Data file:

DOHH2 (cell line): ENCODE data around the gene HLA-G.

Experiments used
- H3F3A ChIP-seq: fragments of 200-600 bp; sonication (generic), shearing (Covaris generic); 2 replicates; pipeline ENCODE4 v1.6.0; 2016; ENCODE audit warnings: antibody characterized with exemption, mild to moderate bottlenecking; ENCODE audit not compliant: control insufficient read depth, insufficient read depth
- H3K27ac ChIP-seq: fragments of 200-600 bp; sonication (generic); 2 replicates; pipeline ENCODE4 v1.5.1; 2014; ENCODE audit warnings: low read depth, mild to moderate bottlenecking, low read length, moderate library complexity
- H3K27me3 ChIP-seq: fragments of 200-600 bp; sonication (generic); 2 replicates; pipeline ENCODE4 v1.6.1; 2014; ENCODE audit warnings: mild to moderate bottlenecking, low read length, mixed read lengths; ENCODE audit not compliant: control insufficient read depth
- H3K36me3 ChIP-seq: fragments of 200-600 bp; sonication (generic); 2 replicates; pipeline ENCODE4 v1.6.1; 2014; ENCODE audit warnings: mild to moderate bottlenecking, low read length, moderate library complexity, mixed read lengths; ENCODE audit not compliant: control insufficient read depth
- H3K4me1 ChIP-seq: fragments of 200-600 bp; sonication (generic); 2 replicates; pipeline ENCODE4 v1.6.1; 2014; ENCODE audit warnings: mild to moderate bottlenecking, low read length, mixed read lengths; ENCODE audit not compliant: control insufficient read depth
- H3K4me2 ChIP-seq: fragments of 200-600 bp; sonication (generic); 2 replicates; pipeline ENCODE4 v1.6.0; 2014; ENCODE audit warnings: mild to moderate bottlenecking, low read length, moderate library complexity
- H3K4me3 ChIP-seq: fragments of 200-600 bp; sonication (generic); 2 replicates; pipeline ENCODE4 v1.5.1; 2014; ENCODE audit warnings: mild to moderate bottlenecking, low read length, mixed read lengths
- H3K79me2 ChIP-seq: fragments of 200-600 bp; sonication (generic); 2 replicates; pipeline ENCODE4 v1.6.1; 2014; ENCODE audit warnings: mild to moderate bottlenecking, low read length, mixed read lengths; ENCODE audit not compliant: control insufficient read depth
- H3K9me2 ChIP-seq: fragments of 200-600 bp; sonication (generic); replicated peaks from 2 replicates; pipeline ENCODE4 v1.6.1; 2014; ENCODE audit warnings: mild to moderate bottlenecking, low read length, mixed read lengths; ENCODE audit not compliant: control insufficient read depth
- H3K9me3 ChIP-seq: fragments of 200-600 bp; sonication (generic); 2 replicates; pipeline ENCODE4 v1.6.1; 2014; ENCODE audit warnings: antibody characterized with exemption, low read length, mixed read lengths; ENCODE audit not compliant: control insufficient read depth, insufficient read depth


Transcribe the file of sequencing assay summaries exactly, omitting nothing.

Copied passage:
DOHH2 (cell line): ENCODE data around the gene HLA-G.

Experiments used
- H3F3A ChIP-seq: fragments of 200-600 bp; sonication (generic), shearing (Covaris generic); 2 replicates; pipeline ENCODE4 v1.6.0; 2016; ENCODE audit warnings: antibody characterized with exemption, mild to moderate bottlenecking; ENCODE audit not compliant: control insufficient read depth, insufficient read depth
- H3K27ac ChIP-seq: fragments of 200-600 bp; sonication (generic); 2 replicates; pipeline ENCODE4 v1.5.1; 2014; ENCODE audit warnings: low read depth, mild to moderate bottlenecking, low read length, moderate library complexity
- H3K27me3 ChIP-seq: fragments of 200-600 bp; sonication (generic); 2 replicates; pipeline ENCODE4 v1.6.1; 2014; ENCODE audit warnings: mild to moderate bottlenecking, low read length, mixed read lengths; ENCODE audit not compliant: control insufficient read depth
- H3K36me3 ChIP-seq: fragments of 200-600 bp; sonication (generic); 2 replicates; pipeline ENCODE4 v1.6.1; 2014; ENCODE audit warnings: mild to moderate bottlenecking, low read length, moderate library complexity, mixed read lengths; ENCODE audit not compliant: control insufficient read depth
- H3K4me1 ChIP-seq: fragments of 200-600 bp; sonication (generic); 2 replicates; pipeline ENCODE4 v1.6.1; 2014; ENCODE audit warnings: mild to moderate bottlenecking, low read length, mixed read lengths; ENCODE audit not compliant: control insufficient read depth
- H3K4me2 ChIP-seq: fragments of 200-600 bp; sonication (generic); 2 replicates; pipeline ENCODE4 v1.6.0; 2014; ENCODE audit warnings: mild to moderate bottlenecking, low read length, moderate library complexity
- H3K4me3 ChIP-seq: fragments of 200-600 bp; sonication (generic); 2 replicates; pipeline ENCODE4 v1.5.1; 2014; ENCODE audit warnings: mild to moderate bottlenecking, low read length, mixed read lengths
- H3K79me2 ChIP-seq: fragments of 200-600 bp; sonication (generic); 2 replicates; pipeline ENCODE4 v1.6.1; 2014; ENCODE audit warnings: mild to moderate bottlenecking, low read length, mixed read lengths; ENCODE audit not compliant: control insufficient read depth
- H3K9me2 ChIP-seq: fragments of 200-600 bp; sonication (generic); replicated peaks from 2 replicates; pipeline ENCODE4 v1.6.1; 2014; ENCODE audit warnings: mild to moderate bottlenecking, low read length, mixed read lengths; ENCODE audit not compliant: control insufficient read depth
- H3K9me3 ChIP-seq: fragments of 200-600 bp; sonication (generic); 2 replicates; pipeline ENCODE4 v1.6.1; 2014; ENCODE audit warnings: antibody characterized with exemption, low read length, mixed read lengths; ENCODE audit not compliant: control insufficient read depth, insufficient read depth